FintaWolfgang Amadeus Mozart - La Finta Giardiniera

Festival d’Aix-en-Provence, 2012 | Andreas Spering, Vincent Boussard, Colin Balzer, Layla Claire, Julian Pregardien, Ana Maria Labin, Julie Robard-Gendre, Sabine Devieilhe, John Chest | ARTE Live Web, Internet streaming, Aix-en-Provence - 10 July 2012

Written in 1774 for performance in Munich when Mozart was just 18 years of age, La Finta Giardiniera (’The Fake Gardener‘) is never likely to be regarded as anything more than the work of an inexperienced composer who wouldn’t really find his own distinctive voice until the composition of Idomeneo (1781). Mozart had however already written seven operas by this time, and if La Finta Giardiniera doesn’t sparkle with the brilliance of those later mature masterpieces, there are nonetheless interesting parallels and prototypical characters here that would be depicted with greater detail and finesse in The Marriage of Figaro. In its own right however, La Finta Giardiniera is still an enjoyable little opera buffa of modest ambition that seems well suited to the surroundings of a summer evening in the gardens of the Théâtre du Grand Saint-Jean in Aix (even if you are viewing it via internet streaming).

As performed by the orchestra of Le Cercle de l’Harmonie, conducted by Andreas Spering, the music of La Finta Giardiniera is as sprightly, pleasant and beautifully arranged as a Haydn opera, with delicate arias and recitative to play out the comic situation, and even if the work is mostly fairly conventional, it does have some delightful Mozartian touches. Dramatically, the situation doesn’t add up to much more than the typical opera seria plot given a bit of a buffa treatment, but even then, consisting of the old standard of mismatched couples finally finding their proper arrangement, it never really takes off dramatically or extends much beyond that. The most dramatic incident has already taken place before the opera even begins, with the Marquise Violante having survived an attack on her person by her fiancé the Count Belfiore in a fit of jealous rage. He believes that he has killed the woman that he loves, but in reality, Violante, along with her servant Roberto, calling themselves Sandrina and Nardo, are working in disguise as gardeners on the estate of the Podestà.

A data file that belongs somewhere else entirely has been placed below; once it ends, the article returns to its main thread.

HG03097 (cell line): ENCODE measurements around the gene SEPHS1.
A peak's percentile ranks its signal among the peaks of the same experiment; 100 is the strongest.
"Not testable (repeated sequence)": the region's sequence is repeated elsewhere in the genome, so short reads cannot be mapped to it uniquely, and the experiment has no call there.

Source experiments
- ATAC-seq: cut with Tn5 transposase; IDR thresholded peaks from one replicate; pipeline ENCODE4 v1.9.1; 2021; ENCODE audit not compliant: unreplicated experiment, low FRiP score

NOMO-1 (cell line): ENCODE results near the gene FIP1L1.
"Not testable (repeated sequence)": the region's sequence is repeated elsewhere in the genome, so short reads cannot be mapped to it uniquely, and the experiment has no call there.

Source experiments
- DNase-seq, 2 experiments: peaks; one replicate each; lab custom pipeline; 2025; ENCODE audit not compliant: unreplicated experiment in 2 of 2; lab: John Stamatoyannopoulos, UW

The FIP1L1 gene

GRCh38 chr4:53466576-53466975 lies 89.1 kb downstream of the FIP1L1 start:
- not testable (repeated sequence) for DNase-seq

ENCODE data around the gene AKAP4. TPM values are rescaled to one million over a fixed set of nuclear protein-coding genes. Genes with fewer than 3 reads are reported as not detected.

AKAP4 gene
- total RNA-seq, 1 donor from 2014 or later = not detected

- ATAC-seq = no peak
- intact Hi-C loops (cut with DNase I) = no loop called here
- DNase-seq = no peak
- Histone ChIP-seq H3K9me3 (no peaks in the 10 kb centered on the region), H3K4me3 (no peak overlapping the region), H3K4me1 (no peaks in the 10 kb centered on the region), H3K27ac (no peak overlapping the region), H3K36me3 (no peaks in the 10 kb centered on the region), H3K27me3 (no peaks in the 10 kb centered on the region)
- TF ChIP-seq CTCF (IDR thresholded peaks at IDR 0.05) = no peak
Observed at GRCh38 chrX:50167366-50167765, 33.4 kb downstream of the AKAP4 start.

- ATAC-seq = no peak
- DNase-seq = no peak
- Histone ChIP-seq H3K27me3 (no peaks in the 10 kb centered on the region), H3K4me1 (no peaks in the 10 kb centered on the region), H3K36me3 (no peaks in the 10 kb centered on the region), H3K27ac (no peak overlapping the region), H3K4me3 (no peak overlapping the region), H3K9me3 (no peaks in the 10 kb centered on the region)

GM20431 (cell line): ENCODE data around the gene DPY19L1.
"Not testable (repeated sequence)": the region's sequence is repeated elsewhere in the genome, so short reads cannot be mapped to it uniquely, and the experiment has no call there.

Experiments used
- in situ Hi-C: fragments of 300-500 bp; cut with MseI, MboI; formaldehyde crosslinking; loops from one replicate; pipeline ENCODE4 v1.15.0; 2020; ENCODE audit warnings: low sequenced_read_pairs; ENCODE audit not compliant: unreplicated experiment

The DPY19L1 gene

The opera itself operates within the romantic complications that arise out of this situation where there are characters in disguise and believed dead. The Podestà is in love with Sandrina, which infuriates his maid Serpetta. The rejected Serpetta is therefore in no mood for the attentions of Nardo who is persistently pursuing her. The Podestà moreover hopes to make a marriage of his niece Arminda to a rich noble, who turns out to be none other than the Count Belfiore. Don Ramiro, who is in love with Arminda, is evidently displeased by this. When the Count arrives for the wedding, Sandrine faints and the Count recognises her. Could it really be Violante? His love reawakened and his sense of guilt, Belfiore declares that he cannot marry Arminda. Everyone evidently is deeply unhappy and they spend their time moping and decrying their woes in arias. “Oh, how terrible things are, I don’t know what to do”, kind of sums up the content of these arias that describe their feelings of indignation, betrayal, unjust treatment and their confusion.